Latino Immigrant Acculturation and Crime
- 1.4k Downloads
Recent debate on the future of immigration policy in the United States has spawned much discussion on social costs and consequences for immigrants, such as employment, education, health care, and most notably, crime. Although recent Latino immigrants are often portrayed as outsiders in popular media, their successful acculturation into the American way of life may present more crime-related risk rather than less. This study examines arrest records for Latinos in two southwestern American cities to determine the extent to which Latino acculturation is related to arrests and convictions for both misdemeanors and felonies after controlling for certain legal and extra-legal factors. Results indicate that acculturation is consistently and positively associated with all four crime-related outcomes in this sample. Implications for policy and future research are discussed.
KeywordsImmigration Crime Arrest Acculturation Latino
The authors are grateful to Alex Piquero for feedback on an earlier draft. A previous version of this paper was presented at the American Society of Criminology annual meeting in November 2008.
- Beck, R. (1996). The case against immigration. New York: Norton and Company.Google Scholar
- Feagin, J., & Feagin, C. B. (2012). Racial & ethnic relations (9th ed.). Upper Saddle River: Pearson.Google Scholar
- Gordon, M. (1964). Assimilation in American life: The role of race, religion, and national origins. New York: Oxford University Press.Google Scholar
- Grogger, J. T. (1998). Immigration and crime among young black men: Evidence from the national longitudinal survey of youth. In D. S. Hamermesh & F. D. Bean (Eds.), Help or hindrance? The economic implications of immigration for African Americans (pp. 322–341). New York: Russell Sage.Google Scholar
- Hunter, S. B., Wong, E., Beighley, C. M., & Morral, A. R. (2006). Acculturation and driving under the influence: a study of repeat offenders. Journal of Studies on Alcohol, 67, 458–464.Google Scholar
- Kotkin, J. (2000). Movers and shakers: How immigrants are reviving neighborhoods given up for dead. Reason.com http://reason.com/archives/2000/12/01/movers-and-shakers. Accessed June 30, 2012.
- Martinez, R. (2000). Immigration and urban violence: the link between immigrant Latinos and types of homicide. Social Science Quarterly, 81, 363–374.Google Scholar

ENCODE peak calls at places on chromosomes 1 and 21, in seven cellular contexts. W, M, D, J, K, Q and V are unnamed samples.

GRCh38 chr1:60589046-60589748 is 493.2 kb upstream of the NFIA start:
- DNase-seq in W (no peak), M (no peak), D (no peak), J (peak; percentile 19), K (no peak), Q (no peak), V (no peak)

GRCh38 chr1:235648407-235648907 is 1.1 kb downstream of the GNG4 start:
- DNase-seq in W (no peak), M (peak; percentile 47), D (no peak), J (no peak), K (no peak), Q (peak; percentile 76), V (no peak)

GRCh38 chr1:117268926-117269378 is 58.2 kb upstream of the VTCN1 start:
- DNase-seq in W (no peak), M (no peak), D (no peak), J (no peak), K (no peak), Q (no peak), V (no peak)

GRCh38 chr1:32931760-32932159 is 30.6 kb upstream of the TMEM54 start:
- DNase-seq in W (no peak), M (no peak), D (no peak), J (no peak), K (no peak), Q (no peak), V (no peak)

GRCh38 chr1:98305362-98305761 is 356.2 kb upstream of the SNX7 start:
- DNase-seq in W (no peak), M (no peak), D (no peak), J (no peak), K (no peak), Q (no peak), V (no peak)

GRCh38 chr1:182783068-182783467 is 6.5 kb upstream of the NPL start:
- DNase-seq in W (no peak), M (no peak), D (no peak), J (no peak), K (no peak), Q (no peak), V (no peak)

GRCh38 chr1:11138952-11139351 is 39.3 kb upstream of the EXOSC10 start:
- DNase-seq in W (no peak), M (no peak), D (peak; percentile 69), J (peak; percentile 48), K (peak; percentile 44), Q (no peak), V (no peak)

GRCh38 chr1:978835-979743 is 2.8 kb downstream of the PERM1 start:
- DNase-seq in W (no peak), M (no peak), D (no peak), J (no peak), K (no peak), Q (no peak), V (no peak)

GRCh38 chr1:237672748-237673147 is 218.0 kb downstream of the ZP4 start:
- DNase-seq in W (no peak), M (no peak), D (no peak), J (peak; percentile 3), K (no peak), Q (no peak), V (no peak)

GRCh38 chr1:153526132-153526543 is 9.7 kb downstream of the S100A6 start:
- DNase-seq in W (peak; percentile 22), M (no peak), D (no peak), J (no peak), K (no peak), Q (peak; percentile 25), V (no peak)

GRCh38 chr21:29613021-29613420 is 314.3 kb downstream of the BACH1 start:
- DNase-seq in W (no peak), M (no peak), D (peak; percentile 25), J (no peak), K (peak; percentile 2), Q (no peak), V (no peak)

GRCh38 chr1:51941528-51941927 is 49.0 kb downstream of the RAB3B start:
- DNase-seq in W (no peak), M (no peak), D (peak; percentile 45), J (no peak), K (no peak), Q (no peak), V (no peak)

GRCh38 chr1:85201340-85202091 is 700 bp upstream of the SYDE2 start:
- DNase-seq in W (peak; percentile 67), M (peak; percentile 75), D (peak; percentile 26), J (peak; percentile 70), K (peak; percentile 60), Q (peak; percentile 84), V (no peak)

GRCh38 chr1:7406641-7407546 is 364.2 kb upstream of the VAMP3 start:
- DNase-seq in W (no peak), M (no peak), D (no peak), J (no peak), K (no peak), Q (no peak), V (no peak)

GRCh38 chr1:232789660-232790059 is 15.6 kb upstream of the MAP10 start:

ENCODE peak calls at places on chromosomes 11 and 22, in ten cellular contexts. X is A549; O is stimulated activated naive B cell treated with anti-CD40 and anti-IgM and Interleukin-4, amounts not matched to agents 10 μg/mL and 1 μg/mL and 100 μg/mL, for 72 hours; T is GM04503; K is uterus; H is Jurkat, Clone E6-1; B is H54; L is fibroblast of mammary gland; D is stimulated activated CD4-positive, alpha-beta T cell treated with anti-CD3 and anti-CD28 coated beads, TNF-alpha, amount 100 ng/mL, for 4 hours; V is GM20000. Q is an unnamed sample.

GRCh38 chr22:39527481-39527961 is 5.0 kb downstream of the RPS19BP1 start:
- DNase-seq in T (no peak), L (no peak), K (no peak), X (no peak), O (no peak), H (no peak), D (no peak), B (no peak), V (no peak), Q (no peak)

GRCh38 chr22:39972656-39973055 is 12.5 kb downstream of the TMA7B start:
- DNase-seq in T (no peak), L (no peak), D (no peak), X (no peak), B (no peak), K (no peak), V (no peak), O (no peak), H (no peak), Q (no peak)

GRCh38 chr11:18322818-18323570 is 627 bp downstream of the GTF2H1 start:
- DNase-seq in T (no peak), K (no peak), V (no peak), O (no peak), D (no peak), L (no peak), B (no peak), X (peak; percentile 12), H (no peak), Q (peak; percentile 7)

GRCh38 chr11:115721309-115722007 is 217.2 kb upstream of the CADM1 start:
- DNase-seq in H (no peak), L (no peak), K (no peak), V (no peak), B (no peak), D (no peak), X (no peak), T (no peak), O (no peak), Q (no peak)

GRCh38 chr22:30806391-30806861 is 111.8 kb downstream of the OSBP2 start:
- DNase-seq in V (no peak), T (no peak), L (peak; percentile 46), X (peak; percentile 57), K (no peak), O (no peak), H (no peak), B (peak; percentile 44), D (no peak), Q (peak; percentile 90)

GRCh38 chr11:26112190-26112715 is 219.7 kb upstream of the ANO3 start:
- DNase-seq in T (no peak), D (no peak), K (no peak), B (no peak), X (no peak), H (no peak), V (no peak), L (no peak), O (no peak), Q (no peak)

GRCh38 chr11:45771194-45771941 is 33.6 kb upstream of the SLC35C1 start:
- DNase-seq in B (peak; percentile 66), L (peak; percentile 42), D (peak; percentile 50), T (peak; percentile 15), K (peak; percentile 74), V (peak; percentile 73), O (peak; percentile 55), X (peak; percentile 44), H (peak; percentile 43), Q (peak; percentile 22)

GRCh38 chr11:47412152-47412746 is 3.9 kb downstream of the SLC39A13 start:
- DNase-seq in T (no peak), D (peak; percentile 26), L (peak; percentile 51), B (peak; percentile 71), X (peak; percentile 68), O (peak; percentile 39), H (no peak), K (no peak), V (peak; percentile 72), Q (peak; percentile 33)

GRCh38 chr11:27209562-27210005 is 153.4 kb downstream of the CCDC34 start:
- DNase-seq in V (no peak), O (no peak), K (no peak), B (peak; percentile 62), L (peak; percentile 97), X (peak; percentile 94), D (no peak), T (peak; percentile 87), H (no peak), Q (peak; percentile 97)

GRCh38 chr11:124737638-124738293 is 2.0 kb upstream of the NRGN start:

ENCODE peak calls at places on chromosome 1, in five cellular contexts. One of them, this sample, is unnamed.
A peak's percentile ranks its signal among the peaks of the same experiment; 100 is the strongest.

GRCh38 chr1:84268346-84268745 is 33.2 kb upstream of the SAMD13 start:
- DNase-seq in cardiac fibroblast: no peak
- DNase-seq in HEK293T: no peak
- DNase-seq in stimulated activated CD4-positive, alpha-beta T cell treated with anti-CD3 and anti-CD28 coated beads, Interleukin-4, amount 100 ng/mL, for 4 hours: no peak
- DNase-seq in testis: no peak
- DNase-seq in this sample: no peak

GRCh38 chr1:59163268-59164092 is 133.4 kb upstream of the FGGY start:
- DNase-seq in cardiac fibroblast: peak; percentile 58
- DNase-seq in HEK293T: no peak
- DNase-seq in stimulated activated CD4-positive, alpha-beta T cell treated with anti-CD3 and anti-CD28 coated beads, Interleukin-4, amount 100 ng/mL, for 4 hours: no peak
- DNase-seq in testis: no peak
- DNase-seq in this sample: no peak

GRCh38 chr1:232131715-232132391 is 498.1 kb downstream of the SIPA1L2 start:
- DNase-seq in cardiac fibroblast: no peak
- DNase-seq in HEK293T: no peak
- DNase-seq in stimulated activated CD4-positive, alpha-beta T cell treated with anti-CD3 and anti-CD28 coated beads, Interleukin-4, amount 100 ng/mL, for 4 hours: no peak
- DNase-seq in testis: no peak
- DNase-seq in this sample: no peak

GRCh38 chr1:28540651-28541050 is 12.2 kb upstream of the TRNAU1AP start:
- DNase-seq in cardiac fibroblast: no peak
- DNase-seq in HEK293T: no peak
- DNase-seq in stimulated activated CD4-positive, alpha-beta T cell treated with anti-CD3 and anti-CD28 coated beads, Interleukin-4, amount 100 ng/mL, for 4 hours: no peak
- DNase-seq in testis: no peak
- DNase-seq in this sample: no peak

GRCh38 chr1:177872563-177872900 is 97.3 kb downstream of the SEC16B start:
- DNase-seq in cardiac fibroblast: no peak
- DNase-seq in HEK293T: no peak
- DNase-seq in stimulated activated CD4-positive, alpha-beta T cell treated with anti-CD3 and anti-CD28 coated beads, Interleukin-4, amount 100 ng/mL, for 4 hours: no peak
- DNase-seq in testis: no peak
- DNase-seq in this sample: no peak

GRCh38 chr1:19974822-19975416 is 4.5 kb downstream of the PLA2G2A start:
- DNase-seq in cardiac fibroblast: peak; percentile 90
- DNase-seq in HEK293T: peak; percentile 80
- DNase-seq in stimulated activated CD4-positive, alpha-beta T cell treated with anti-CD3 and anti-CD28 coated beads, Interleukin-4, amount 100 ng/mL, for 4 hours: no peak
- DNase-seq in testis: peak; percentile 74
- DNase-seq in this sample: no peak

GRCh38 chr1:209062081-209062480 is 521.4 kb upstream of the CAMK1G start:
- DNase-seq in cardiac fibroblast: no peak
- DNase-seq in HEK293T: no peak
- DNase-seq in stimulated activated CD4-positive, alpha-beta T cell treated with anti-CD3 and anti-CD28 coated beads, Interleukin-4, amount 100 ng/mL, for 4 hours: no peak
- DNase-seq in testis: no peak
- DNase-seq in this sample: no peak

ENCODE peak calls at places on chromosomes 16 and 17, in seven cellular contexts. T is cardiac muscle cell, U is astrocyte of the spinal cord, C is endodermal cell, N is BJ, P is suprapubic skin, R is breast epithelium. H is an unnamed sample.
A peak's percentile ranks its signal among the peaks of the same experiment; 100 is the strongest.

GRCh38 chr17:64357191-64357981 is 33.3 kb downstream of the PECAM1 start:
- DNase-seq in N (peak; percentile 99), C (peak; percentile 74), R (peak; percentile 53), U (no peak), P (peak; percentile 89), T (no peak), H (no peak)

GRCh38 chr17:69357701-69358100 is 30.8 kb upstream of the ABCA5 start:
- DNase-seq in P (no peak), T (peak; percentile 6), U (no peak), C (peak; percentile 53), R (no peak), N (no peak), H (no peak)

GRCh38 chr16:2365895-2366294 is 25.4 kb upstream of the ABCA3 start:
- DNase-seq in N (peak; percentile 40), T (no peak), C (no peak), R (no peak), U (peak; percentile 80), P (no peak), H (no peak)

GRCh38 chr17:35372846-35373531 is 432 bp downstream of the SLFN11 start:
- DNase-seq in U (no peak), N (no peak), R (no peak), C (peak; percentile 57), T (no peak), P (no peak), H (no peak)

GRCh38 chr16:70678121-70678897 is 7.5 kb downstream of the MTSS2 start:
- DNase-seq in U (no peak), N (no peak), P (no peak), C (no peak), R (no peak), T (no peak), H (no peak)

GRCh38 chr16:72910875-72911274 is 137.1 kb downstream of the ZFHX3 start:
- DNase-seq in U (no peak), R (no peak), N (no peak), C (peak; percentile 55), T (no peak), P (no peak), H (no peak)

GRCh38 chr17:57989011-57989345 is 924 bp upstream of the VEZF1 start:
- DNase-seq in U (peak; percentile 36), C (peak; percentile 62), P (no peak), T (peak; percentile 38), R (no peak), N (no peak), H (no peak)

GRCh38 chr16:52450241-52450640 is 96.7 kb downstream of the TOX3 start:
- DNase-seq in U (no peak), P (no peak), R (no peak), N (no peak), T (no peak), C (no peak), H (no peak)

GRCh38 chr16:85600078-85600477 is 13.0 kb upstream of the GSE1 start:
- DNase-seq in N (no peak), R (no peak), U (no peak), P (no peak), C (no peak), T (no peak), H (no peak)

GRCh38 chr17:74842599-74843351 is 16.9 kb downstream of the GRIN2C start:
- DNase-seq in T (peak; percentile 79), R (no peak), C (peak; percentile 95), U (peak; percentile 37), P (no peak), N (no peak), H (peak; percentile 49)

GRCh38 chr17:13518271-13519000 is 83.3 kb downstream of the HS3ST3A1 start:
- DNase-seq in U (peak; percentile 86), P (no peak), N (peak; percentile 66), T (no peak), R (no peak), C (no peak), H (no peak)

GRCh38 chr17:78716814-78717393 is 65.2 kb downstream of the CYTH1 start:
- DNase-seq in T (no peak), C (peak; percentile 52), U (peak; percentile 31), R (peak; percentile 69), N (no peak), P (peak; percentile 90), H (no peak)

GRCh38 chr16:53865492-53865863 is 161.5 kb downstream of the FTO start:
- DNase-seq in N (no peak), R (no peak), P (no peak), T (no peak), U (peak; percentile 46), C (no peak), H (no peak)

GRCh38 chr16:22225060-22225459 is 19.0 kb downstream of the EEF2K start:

- Martinez, R., & Lee, M. T. (2000a). On immigration and crime. In G. LaFree (Ed.), The nature of crime: Continuity and change, Vol. I: Criminal justice 2000 (pp. 485–524). Washington: National Institute of Justice.Google Scholar
- Miller, W. B. (1990). Why the United States has failed to solve its youth gang problem. In C. R. Huff (Ed.), Gangs in America (pp. 263–287). Newbury Park: Russell Sage.Google Scholar
- Moore, J., & Pinderhughes, R. (1993). In the Barrios Latinos: Latinos and the underclass debate. New York: Russell Sage.Google Scholar
- Morenoff, J. D., & Astor, A. (2006). Immigrant assimilation and crime: Generational differences in youth violence in Chicago. In R. Martinez Jr. & A. Valenzuela Jr. (Eds.), Immigration and crime: Race, ethnicity, and violence (pp. 36–63). New York: New York University Press.Google Scholar
- O’Kane, J. M. (1992). The crooked ladder: Gangsters, ethnicity, and the American dream. New Brunswick: Transaction Publishers.Google Scholar
- Park, R. E., & Burgess, E. W. (1924). Introduction to the science of society. Chicago: University of Chicago Press.Google Scholar
- Pennell, S., Curtis, C., & Tayman, J. (1990). Illegal immigration and crime in San Diego and El Paso counties, 1985–1986 [Computer file]. San Diego, CA: Criminal Justice Research Unit, San Diego Association of Governments [producer], 1990. Ann Arbor, MI: Inter-university Consortium for Political and Social Research [distributor].Google Scholar
- Portes, A., & Rumbaut, R. G. (2001). Legacies: The story of the immigrant second generation. Berkeley: University of California Press.Google Scholar
- Ramirez, R. R., & de la Cruz, G. P. (2003). The Hispanic population in the United States: March 2002 (Current Population Report P20-545). Washington: U.S. Census Bureau.Google Scholar
- Rosenfeld, M., & Tienda, M. (1999). Mexican Immigration, occupational niches, and labor-market competition: evidence from Los Angeles, Chicago, and Atlanta, 1970–1990. In F. Bean & S. Bell-Rose (Eds.), Immigration and opportunity: Race, ethnicity, and employment in the United States (pp. 64–105). New York: Russell Sage.Google Scholar
- Sampson, R. J., & Lauritsen, J. L. (1997). Racial and ethnic disparities in crime and criminal justice in the United States. In M. Tonry (Ed.), Ethnicity, crime and immigration: Comparative and cross-national perspectives (pp. 311–374). Chicago: University of Chicago Press.Google Scholar
- Sellin, T. (1938). Culture conflict and crime. New York: Social Science Research Council.Google Scholar
- Shaw, C., & McKay, H. D. (1943). Juvenile delinquency in urban areas. Chicago: University of Chicago Press.Google Scholar
- Sullivan, S., Schwartz, S. J., Prado, G., Huang, S., Pantin, H., & Szapocznik, J. (2007). A bidimensional model of acculturation for examining differences in family functioning and behavior problems in Hispanic immigrant adolescents. Journal of Early Adolescence, 27, 69–77.Google Scholar
- U.S. Census Bureau. (2004). Projected population of the United States, by race and Hispanic origin: 2000–2050. Available at: http://www.census.gov/ipc/www/usinterimproj/natprojtab01a.pdf. (Last accessed June 26, 2012).
- Won Kim, C., Hofstetter, C., Kang, M., Hovell, M. F., & Irvin, V. (2009). Rethinking acculturation: a study of alcohol use of Korean American adolescents in Southern California. Contemporary Drug Problems, 36(1/2), 217–244.Google Scholar